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-   -   warm air intake mod ('98 Civic HX) (https://ecomodder.com/forum/showthread.php/warm-air-intake-mod-98-civic-hx-8784.html)

LeanBurninating 06-15-2009 03:11 AM

warm air intake mod ('98 Civic HX)
 
Sup guys.

Ive been running a PVC pipe intake for a while now, and im getting ready to swap it out for one that will soak up more heat. Im having trouble staying in lean burn mode, and this is likely one of the culprits.

So far, Ive had a friend of mine at his muffler shop take a bit of steel 2.5" exhaust tubing and crush bend it to make a good pipe that will work well. We pressed out the irregularities that the crushing caused as best we could. It doesn't look like a nice mandrel bent piece but it does look decent. The size and bend should be perfect.

I was just going to do only this, but then an idea came to me. I have been doing a bit of part time helping out at this performance shop for diesel pickups. One of the popular mods is called a heater grid delete. Check it out.

http://trivalleyperformance.com/imag..._vs_delete.jpg

They remove this heater grid for a more free flowing setup. The result is a bunch of used factory heater grids sitting around at the shop. Yes!!!

Im going to look into it more and see how much one of these used factory units will cost, how well I can fit it in, and how hot this thing really gets. My intake requires some rubber fittings and stuff, I just want to make sure Im not gonna melt anything.

Im sure it probably runs on +12 dc volts, but I don't know if I need to put a fuse in line or?? Will I be wiring it right up to the battery? Is it possible to rig it up for variable intensity? I guess we'll find out.

If it works out I would like to have it on a toggle switch next to my e brake.

What do you think?

LeanBurninating 06-18-2009 02:10 AM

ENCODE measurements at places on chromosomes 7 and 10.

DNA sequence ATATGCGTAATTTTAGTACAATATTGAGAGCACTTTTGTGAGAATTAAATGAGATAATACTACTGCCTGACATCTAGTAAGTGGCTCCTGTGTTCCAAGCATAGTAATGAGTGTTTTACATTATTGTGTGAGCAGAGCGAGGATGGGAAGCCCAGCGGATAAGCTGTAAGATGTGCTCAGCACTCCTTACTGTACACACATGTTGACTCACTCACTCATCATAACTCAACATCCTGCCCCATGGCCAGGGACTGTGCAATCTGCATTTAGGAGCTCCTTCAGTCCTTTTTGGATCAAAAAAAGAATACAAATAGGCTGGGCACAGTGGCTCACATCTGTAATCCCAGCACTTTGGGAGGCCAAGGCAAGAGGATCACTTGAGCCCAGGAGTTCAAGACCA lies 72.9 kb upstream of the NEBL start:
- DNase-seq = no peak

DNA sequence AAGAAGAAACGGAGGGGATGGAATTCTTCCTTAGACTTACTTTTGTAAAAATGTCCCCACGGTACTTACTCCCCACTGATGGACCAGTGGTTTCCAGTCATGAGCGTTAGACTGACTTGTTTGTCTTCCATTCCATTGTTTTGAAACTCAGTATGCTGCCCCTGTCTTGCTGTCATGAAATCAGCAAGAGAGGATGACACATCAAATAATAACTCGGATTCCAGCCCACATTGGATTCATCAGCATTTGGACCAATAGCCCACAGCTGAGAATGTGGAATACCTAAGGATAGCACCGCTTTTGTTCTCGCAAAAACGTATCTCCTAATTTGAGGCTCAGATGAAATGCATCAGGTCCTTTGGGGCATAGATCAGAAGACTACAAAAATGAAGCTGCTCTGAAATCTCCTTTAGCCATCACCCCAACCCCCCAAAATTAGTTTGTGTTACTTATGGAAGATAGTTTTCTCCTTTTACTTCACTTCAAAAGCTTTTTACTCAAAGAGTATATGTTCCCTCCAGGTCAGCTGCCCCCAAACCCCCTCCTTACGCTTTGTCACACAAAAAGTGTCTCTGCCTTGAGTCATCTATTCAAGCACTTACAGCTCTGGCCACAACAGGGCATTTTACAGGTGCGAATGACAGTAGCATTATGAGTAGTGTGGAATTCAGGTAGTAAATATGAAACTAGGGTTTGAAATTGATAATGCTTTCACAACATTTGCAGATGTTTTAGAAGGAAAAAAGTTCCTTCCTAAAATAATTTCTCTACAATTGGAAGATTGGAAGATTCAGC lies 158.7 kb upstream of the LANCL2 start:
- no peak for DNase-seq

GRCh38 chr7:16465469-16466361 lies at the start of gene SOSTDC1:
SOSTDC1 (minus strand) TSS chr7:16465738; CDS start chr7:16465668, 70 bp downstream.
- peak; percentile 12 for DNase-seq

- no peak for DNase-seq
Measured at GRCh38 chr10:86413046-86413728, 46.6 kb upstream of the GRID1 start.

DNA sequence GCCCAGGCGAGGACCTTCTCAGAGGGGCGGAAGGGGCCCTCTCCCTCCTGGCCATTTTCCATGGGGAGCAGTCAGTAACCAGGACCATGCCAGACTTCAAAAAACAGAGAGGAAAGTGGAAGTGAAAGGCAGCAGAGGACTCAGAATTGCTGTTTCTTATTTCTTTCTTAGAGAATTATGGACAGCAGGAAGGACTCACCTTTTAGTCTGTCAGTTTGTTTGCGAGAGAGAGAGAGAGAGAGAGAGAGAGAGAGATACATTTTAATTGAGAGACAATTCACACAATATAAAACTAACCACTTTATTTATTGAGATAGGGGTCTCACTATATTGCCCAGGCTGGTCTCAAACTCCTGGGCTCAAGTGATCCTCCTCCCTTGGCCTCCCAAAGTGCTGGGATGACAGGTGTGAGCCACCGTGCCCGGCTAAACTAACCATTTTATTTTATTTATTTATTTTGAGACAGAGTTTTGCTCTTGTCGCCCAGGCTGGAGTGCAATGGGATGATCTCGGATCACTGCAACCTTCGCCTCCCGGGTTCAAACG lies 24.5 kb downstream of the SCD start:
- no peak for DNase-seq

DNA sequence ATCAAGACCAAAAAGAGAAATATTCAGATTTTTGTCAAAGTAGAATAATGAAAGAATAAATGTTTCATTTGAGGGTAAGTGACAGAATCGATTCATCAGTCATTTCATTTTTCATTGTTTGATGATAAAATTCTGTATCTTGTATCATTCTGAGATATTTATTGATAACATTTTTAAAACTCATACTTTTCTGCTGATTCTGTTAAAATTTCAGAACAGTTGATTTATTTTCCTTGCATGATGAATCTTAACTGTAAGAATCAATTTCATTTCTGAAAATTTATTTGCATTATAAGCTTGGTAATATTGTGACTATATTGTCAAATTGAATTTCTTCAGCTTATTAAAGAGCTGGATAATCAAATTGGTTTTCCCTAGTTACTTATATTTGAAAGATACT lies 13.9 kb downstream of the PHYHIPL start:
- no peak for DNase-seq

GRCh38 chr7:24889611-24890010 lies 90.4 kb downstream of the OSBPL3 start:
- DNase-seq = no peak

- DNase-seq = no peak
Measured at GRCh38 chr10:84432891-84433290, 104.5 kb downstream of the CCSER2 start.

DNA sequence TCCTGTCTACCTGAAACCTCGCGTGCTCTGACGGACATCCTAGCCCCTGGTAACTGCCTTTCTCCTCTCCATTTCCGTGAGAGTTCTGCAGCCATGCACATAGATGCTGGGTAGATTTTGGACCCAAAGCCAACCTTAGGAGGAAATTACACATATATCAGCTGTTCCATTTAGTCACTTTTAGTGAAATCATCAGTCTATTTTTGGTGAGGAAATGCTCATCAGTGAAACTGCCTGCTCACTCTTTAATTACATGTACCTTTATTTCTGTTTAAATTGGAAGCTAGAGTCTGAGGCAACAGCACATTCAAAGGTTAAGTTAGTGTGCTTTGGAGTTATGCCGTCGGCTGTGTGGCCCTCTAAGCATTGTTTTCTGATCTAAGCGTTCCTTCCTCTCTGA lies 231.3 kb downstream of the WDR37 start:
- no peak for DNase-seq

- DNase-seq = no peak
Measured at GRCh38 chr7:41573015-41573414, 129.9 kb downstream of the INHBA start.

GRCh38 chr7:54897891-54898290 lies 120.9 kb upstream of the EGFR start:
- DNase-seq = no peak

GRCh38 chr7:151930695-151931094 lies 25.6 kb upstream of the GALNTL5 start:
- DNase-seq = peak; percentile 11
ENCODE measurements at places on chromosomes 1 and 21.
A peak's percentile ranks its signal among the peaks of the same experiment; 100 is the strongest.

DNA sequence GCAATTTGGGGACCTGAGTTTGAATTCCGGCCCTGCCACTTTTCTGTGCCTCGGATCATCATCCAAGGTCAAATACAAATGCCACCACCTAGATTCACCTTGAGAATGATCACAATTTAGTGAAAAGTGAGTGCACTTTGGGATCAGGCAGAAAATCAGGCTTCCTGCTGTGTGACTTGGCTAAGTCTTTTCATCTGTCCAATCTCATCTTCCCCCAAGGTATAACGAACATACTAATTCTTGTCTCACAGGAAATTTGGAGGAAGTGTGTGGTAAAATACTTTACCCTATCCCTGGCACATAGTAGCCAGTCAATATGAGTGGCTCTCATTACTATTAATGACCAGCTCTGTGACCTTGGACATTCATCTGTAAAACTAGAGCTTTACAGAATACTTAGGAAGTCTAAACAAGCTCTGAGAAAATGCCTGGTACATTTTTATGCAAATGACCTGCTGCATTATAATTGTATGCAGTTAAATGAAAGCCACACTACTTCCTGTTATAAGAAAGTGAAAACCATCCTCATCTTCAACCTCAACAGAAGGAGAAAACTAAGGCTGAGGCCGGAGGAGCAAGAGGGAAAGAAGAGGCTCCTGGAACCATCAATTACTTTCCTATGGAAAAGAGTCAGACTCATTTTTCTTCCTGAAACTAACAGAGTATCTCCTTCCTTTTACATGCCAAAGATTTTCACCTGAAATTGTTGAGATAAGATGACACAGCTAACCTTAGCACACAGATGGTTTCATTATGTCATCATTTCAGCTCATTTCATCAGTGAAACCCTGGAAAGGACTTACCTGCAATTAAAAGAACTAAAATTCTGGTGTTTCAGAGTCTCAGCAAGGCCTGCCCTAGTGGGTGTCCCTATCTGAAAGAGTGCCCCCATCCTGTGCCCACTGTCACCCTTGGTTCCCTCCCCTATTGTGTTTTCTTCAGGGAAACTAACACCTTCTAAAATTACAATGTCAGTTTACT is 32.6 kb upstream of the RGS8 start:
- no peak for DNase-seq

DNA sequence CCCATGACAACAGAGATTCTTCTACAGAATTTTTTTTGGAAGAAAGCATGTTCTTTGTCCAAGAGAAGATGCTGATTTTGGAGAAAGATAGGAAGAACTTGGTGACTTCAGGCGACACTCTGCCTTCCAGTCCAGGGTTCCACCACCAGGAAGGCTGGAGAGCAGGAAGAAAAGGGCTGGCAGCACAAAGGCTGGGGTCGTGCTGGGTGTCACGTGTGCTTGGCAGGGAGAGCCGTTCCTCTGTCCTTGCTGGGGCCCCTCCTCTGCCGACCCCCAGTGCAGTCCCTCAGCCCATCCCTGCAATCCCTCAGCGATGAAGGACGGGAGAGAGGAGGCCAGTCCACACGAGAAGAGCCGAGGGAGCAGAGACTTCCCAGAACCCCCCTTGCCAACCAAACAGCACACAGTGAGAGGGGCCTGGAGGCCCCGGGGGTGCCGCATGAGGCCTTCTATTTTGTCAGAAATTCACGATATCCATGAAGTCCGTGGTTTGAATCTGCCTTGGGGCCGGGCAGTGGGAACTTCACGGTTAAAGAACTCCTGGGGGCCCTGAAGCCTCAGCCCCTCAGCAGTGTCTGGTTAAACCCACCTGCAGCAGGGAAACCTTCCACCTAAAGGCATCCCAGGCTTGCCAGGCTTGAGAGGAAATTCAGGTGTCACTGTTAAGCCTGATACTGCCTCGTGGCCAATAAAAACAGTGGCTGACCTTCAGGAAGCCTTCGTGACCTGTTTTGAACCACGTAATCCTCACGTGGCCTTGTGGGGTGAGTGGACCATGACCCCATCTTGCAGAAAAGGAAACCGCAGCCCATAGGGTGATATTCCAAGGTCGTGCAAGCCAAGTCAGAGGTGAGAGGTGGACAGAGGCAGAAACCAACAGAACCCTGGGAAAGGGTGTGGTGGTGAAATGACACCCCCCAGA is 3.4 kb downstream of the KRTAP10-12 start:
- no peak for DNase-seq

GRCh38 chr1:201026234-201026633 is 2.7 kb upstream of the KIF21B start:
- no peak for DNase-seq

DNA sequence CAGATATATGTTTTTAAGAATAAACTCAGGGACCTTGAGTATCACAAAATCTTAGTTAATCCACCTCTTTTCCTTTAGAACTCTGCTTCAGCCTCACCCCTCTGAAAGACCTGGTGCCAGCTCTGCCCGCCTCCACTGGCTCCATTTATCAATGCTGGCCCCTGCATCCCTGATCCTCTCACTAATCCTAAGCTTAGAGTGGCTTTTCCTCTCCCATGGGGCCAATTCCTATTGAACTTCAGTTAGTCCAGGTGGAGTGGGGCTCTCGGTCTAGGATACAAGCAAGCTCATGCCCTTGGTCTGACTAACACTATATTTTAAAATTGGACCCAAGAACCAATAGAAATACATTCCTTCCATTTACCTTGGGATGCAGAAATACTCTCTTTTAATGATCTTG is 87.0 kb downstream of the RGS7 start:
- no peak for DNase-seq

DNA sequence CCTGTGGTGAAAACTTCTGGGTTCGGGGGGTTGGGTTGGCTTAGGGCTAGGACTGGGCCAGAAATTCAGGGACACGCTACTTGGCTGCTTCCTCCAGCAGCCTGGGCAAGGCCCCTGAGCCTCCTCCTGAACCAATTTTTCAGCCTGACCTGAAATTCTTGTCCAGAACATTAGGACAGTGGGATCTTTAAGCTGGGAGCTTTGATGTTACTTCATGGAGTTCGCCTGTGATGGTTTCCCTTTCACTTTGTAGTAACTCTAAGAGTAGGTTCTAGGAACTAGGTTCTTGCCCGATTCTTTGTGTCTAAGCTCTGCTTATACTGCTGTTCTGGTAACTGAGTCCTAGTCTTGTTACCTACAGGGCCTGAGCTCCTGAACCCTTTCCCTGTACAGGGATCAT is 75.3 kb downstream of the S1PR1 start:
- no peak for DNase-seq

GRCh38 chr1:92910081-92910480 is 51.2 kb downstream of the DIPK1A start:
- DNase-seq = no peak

88 views and no responses? Hmm... maybe you people are starting to pick up on how many projects I like to talk about vs how many I actually go through with and get done. :o

Well I really should be getting this done very soon.

I had some good convo with the diesel guys today. I thought this header grid ran continuously, but in reality its only on start up, and on a big truck with two full size batteries it sucks out enough current to make it harder to start and dim the lights and everything. Apparently those batteries will drop from 12v to 9v when that heater grid lights. So for me and my one little battery this would not work well.

As an alternative, one guy suggested I use an $8 glow plug, since its cheap, its simple to hook up and integrate, and it makes lots of heat. Only drawback is that if it runs long enough, I've been told that it will get hot enough to melt itself after about 12 minutes.

I really like this idea because it allows me to run a (theoretically) very effective warm air intake, and also toggle it off for a regular intake. Ideally I would like to have two functions:
1) some heavy duty heating power, like one or two of these glow plugs that I can turn on for cold starting that will heat up to 1500 deg. F for the aforementioned ~12 mins, this working to get the car into closed loop faster, and then in addition to these I would like
2) some type of glow plug / heating device that I can run continuously while I drive. I thought about maybe making a hot coolant line wrap around the intake pipe, but I'd rather have something electronic that I can click on and off. Plus toggle switches are where its at. yo.